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holding those honours which ought to be in the disposal of the people.

little how this matter may be quibbled away. Example, the only argument of effect in civil life, demonstrates the truth of my.proposition. Nothing can alter my opinion concerning the pernicious tendency of this example, until I see some man for his indiscretion in the support of power, for his violent and intemperate servility, rendered incapable of fitting in Parliament. For as it now stands, the fault of overftraining popular qualities, and, irregularly if you please, asserting popular privileges, has led to disqualification; the opposite fault never has produced the slightest punishment, Resistance to power, has shut the door of the House of Commons to one man; obfequiousness and servility, to none.

Not that I would encourage popular disorder, or any disorder. But I would leave such offences to the law, to be punished in measure and proportion. The laws of this country are for the most part constituted, and wisely so, for the general ends of Government, rather than for the preservation of our particular liberties. Whatever Therefore is done in support of liberty, by persons not in public trust, or not acting merely in that trust, is liable to be more or less out of the ordinary course of the law; and the law itself is sufficient to animadvert upon it with great severity. Nothing indeed can hinder that severe letter from crushing us, except the temperaments it may receive from a trial by jury. But if the habit prevails of going beyond the law, and fuperleding this judicature, of carrying offences, real or supposed, into the legislative bodies, who shall establish themselves into courts of criminal equity (so the Star Chamber has been called by Lord Bacon), all the evils of the Star Chamber are revived. A large and liberal construction in ascertaining offences, and a discretionary power in punishing them, is the idea of criminal equity; which is in truth a monster in Jurisprudence. It signifies nothing whether a court for this purpose be a Committee of Council, or an House of Commons, or an House of Lords; the liberty of the subject will be equally fubverted by it. The true end and purpose of that House of Parliament which entertains such a jurisdiction will be deItroyed by it,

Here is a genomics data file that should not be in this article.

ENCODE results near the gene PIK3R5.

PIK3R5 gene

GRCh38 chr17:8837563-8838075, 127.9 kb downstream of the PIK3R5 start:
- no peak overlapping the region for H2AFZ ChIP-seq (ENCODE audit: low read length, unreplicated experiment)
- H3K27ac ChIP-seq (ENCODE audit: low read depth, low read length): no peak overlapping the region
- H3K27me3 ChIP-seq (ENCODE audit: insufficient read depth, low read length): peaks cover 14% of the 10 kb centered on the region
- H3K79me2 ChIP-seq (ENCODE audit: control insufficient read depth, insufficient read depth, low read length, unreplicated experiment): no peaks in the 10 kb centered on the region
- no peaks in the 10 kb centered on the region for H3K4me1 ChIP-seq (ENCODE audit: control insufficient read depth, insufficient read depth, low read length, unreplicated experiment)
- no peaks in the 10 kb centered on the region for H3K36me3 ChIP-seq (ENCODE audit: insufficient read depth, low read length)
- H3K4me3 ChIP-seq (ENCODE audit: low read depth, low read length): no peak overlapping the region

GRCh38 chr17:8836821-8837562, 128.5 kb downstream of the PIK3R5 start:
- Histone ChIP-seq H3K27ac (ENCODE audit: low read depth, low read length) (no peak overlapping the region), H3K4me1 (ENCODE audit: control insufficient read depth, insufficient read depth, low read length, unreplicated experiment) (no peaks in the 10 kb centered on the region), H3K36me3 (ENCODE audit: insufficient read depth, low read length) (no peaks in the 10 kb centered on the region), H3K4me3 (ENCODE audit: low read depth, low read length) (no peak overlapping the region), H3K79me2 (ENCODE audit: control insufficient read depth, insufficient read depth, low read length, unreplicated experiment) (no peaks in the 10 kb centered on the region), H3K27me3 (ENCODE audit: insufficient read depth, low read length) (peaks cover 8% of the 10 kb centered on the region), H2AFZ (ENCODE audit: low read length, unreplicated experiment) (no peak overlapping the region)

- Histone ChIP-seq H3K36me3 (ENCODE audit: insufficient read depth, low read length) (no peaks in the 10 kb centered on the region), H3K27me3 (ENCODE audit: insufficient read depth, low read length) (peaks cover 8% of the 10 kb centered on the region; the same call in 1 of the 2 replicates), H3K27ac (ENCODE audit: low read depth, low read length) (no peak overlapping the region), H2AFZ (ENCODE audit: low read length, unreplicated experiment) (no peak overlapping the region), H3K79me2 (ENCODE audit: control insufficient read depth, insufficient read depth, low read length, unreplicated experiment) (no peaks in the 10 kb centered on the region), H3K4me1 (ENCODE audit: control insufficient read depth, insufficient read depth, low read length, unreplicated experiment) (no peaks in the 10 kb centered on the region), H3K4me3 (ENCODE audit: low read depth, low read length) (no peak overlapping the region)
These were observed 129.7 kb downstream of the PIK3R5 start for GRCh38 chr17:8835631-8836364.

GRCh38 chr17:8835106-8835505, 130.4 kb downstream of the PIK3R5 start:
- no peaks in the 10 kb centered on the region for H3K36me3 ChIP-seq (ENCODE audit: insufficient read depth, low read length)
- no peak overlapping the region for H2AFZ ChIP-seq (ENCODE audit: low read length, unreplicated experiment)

I will not believe, what no other man living believes, that Mr. Wilkes was punished for the indecency of his publications, or the impiety of his ransacked closet. If he had fallen in a common slaughter of libellers and blafphemers, I could well believe that nothing more was meant than was pretended. But when I see that, for years together, full as impious, and perhaps more dangerous writings to religion and virtue and order, have not been punished, nor their authors discountenanced; that the most audacious libels on Royal Majesty have passed without notice ; that the most treasonable invectives against the laws, liberties, and constitution of the country, have not met with the slightest animadversion; I must consider this as a shocking and shameless pretence.

Never

Never did an envenomed fcurrility against every thing sacred and civil, public and private, rage through the kingdom with such a furious and unbridled licence. All this while the peace of the nation must be shaken, to ruin one libeller, and to tear from the populace a single favourite. .